“Mathematically, that just doesn’t work” because out-of-network charges are likely to be far higher than negotiated in-network rates, said Joe Letnaunchyn, president and CEO of the West Virginia Hospital Association.

Not necessarily, counters the bill’s sponsor, Del. Eric Householder, who said he introduced the measure after speaking with the Foundation for Government Accountability. The Republican from the Martinsburg area said “the biggest thing lacking right now is health care choice because we’re limited to our in-network providers.”

Shopping for health care faces other challenges. For one thing, much of medical care is not “shoppable,” meaning it falls in the category of emergency services. But things such as blood tests, imaging exams, cancer screening tests and some drugs that are administered in doctor’s offices are fair game.

Less than half of the more than $500 billion spent on health care by people with job-based insurance falls into this category, according to a 2016 study by the Health Care Cost Institute, a nonprofit organization that analyzes payment data from four large national insurers. The report also noted there must be variation in price between providers in a region for these programs to make sense.

Increasingly, though, evidence is mounting that large price differences for medical care exist — even among rates negotiated by the same insurer.

“The price differences are so substantial it’s actually scary,” said Heyward Donigan, CEO of Vitals.

At the request of Kaiser Health News, Healthcare Bluebook ran some sample numbers for a Northern Virginia ZIP code, finding the cost of a colonoscopy ranged from $670 to $6,240, while a knee arthroscopy ranged from $1,959 to $20,241.

Another challenge is the belief by some consumers that higher prices mean higher quality, which studies don’t bear out.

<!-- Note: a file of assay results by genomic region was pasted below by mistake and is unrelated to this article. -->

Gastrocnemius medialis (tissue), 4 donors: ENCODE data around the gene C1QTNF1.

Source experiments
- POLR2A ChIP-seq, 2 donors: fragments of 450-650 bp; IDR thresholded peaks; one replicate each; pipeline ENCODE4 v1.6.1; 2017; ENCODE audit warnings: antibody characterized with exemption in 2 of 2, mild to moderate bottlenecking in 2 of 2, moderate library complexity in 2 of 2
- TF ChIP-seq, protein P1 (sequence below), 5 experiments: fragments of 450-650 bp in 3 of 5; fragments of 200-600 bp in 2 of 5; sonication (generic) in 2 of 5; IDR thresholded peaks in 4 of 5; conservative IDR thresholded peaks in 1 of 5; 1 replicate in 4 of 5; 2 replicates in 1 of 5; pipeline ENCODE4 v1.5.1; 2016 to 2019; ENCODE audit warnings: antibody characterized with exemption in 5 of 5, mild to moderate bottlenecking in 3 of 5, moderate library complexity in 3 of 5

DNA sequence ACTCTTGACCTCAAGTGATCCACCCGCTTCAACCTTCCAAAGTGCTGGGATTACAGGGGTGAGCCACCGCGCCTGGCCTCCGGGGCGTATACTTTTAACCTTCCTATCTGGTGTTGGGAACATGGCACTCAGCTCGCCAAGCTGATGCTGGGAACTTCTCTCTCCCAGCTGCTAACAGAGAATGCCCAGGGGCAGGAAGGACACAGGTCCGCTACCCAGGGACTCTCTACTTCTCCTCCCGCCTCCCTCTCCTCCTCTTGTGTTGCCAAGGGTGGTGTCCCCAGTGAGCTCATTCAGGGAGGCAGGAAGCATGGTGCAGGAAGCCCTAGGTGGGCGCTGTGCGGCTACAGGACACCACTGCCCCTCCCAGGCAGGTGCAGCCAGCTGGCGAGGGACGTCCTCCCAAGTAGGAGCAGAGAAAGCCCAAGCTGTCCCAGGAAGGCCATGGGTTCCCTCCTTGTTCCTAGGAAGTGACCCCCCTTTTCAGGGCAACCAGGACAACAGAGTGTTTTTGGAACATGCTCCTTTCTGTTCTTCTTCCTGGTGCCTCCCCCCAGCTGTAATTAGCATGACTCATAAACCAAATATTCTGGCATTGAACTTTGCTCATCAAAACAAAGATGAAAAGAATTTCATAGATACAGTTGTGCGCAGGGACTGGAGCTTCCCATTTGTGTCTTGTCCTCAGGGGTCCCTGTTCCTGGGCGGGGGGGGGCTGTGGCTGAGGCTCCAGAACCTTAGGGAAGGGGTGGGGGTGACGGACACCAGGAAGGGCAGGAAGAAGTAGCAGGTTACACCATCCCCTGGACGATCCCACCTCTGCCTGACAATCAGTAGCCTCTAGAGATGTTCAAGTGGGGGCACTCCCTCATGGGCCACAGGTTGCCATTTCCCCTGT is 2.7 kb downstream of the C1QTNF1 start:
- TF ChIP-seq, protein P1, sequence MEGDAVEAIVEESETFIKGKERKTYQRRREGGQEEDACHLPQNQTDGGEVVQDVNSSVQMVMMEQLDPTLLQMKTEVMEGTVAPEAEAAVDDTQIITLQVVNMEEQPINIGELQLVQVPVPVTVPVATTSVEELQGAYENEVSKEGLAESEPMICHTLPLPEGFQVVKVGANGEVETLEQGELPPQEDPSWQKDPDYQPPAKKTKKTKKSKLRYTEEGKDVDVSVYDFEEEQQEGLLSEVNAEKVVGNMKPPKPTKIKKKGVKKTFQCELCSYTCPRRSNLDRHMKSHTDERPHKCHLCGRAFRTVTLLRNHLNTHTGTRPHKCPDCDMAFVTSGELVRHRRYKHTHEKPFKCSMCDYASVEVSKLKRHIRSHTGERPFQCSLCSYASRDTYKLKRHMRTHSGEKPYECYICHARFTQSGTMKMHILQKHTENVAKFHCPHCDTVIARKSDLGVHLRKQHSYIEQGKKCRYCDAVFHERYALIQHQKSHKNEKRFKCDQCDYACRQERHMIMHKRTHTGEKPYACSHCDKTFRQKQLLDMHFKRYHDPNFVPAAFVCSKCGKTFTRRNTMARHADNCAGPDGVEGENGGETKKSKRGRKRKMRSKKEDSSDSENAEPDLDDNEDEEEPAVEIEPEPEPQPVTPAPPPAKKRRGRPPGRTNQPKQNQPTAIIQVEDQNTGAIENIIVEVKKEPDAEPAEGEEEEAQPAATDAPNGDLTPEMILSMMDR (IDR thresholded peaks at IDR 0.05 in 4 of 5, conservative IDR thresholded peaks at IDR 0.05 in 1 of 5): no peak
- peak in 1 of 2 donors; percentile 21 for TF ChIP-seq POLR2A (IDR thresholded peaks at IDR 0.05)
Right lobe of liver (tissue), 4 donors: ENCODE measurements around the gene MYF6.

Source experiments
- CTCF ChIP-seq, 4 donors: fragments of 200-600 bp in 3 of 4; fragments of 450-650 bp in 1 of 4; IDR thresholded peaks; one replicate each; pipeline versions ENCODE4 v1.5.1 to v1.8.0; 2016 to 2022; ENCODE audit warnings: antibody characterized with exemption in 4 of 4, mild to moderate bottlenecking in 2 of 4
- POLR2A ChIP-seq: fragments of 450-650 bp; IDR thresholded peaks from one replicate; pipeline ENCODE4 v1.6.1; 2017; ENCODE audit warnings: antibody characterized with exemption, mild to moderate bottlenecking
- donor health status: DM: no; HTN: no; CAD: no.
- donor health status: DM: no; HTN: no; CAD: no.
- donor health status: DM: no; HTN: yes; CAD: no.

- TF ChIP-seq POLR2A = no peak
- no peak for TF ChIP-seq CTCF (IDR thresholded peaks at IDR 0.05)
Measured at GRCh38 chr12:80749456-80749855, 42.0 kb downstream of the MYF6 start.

Even with incentives, the programs face what may be their biggest challenge: simply getting people to use a shopping tool.

Kentucky state spokeswoman Jenny Goins said only 52 percent of eligible employees looked at the shopping site last year — and, of those, slightly more than half chose a less expensive option.

“That’s not as high as we would like,” she said.

Still, state workers in Kentucky have pocketed more than $1.6 million in incentives — and the state said it has saved $11 million — since the program began in mid-2013.

Deductibles, the annual amounts consumers must pay before their insurance kicks in and are usually $1,000 or more, are more effective than smaller shopping incentives, say some policy experts.

In New Hampshire, it took a combination of the two.

The state rolled out the payments for shopping around — and a website to look for best prices — in 2010. But participation didn’t really start to take off until 2014, when state employees began facing an annual deductible, said Deputy Commissioner Keane.

Still, the biggest question is whether these programs ultimately cause providers to lower prices.

Anecdotally, administrators think so.

Kentucky officials report they already are witnessing a market response because providers want patients to have an incentive to choose them.

“We do know providers are calling and asking, ‘How do I get my name on that list’ [of cost-effective providers]?” said Kentucky spokeswoman Goins. “The only way they can do that is to negotiate.”

Read the article.

Source:
Appleby J., Kaiser Health News (5 March 2018). "Pay-to-shop health care incentives gaining traction" [Web blog Post]. Retrieved from address https://www.benefitspro.com/2018/03/05/pay-to-shop-health-care-incentives-gaining-tractio/


Financial shocks could disrupt tomorrow’s retirees

While today’s retirees, dependent as they are on Social Security and traditional pensions rather than 401(k)s, are better able to withstand financial shocks, tomorrow’s retirees won’t have it so easy.

They will be more in danger of being forced to downsize or spend down their assets to meet unexpected expenses such as a spike in medical bills or a loss of income through being widowed.

So says a brief from the Center for Retirement Research at Boston College, which investigated the financial fragility of the elderly to see how well they might be able to deal with financial shocks.

The reason the elderly are seen as financially fragile, the brief says, stems from the fact that, “once retired, they have little ability to increase their income compared to working households.”

And with future retirees becoming ever more dependent on their own retirement savings, and receiving less of their retirement income from Social Security and defined benefit plans, those financial shocks will get harder and harder to deal with.

To see how that will play out, the study looked at the share of expenditures a typical elderly household devotes to basic needs. Next, it looked at how well today’s elderly can absorb those aforementioned major financial shocks. And finally, it examined the increased dependence of tomorrow’s elderly on financial assets, whether those assets are sufficient, and how well those assets do at absorbing shocks.